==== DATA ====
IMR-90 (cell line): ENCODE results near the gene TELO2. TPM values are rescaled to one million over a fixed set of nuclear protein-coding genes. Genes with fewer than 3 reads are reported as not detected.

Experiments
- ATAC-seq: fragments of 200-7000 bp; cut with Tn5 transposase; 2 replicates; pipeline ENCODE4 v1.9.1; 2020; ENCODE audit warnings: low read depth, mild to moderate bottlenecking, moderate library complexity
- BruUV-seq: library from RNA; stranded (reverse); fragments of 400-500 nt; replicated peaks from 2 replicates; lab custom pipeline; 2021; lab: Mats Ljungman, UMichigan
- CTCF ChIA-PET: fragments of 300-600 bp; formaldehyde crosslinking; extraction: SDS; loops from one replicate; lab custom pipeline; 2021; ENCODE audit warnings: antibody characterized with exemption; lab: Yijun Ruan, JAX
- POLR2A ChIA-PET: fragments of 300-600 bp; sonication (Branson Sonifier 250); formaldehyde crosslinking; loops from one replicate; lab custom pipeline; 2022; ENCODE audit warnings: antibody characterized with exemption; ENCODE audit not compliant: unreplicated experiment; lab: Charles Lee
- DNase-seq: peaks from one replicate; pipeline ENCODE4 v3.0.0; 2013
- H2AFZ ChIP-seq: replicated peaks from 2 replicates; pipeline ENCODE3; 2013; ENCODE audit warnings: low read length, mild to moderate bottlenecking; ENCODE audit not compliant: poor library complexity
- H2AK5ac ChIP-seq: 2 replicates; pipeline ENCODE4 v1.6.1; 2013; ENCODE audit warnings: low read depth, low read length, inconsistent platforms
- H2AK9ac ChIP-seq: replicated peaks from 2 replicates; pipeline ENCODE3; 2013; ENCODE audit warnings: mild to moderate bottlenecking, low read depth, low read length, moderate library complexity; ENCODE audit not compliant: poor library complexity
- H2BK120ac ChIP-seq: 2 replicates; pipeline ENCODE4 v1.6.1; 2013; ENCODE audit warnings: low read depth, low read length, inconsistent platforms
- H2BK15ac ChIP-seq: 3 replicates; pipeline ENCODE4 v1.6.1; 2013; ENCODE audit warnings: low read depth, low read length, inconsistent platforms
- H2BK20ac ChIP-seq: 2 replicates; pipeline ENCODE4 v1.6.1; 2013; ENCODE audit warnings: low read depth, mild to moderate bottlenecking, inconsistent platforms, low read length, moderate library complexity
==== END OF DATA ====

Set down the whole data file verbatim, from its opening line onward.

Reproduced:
IMR-90 (cell line): ENCODE results near the gene TELO2. TPM values are rescaled to one million over a fixed set of nuclear protein-coding genes. Genes with fewer than 3 reads are reported as not detected.

Experiments
- ATAC-seq: fragments of 200-7000 bp; cut with Tn5 transposase; 2 replicates; pipeline ENCODE4 v1.9.1; 2020; ENCODE audit warnings: low read depth, mild to moderate bottlenecking, moderate library complexity
- BruUV-seq: library from RNA; stranded (reverse); fragments of 400-500 nt; replicated peaks from 2 replicates; lab custom pipeline; 2021; lab: Mats Ljungman, UMichigan
- CTCF ChIA-PET: fragments of 300-600 bp; formaldehyde crosslinking; extraction: SDS; loops from one replicate; lab custom pipeline; 2021; ENCODE audit warnings: antibody characterized with exemption; lab: Yijun Ruan, JAX
- POLR2A ChIA-PET: fragments of 300-600 bp; sonication (Branson Sonifier 250); formaldehyde crosslinking; loops from one replicate; lab custom pipeline; 2022; ENCODE audit warnings: antibody characterized with exemption; ENCODE audit not compliant: unreplicated experiment; lab: Charles Lee
- DNase-seq: peaks from one replicate; pipeline ENCODE4 v3.0.0; 2013
- H2AFZ ChIP-seq: replicated peaks from 2 replicates; pipeline ENCODE3; 2013; ENCODE audit warnings: low read length, mild to moderate bottlenecking; ENCODE audit not compliant: poor library complexity
- H2AK5ac ChIP-seq: 2 replicates; pipeline ENCODE4 v1.6.1; 2013; ENCODE audit warnings: low read depth, low read length, inconsistent platforms
- H2AK9ac ChIP-seq: replicated peaks from 2 replicates; pipeline ENCODE3; 2013; ENCODE audit warnings: mild to moderate bottlenecking, low read depth, low read length, moderate library complexity; ENCODE audit not compliant: poor library complexity
- H2BK120ac ChIP-seq: 2 replicates; pipeline ENCODE4 v1.6.1; 2013; ENCODE audit warnings: low read depth, low read length, inconsistent platforms
- H2BK15ac ChIP-seq: 3 replicates; pipeline ENCODE4 v1.6.1; 2013; ENCODE audit warnings: low read depth, low read length, inconsistent platforms
- H2BK20ac ChIP-seq: 2 replicates; pipeline ENCODE4 v1.6.1; 2013; ENCODE audit warnings: low read depth, mild to moderate bottlenecking, inconsistent platforms, low read length, moderate library complexity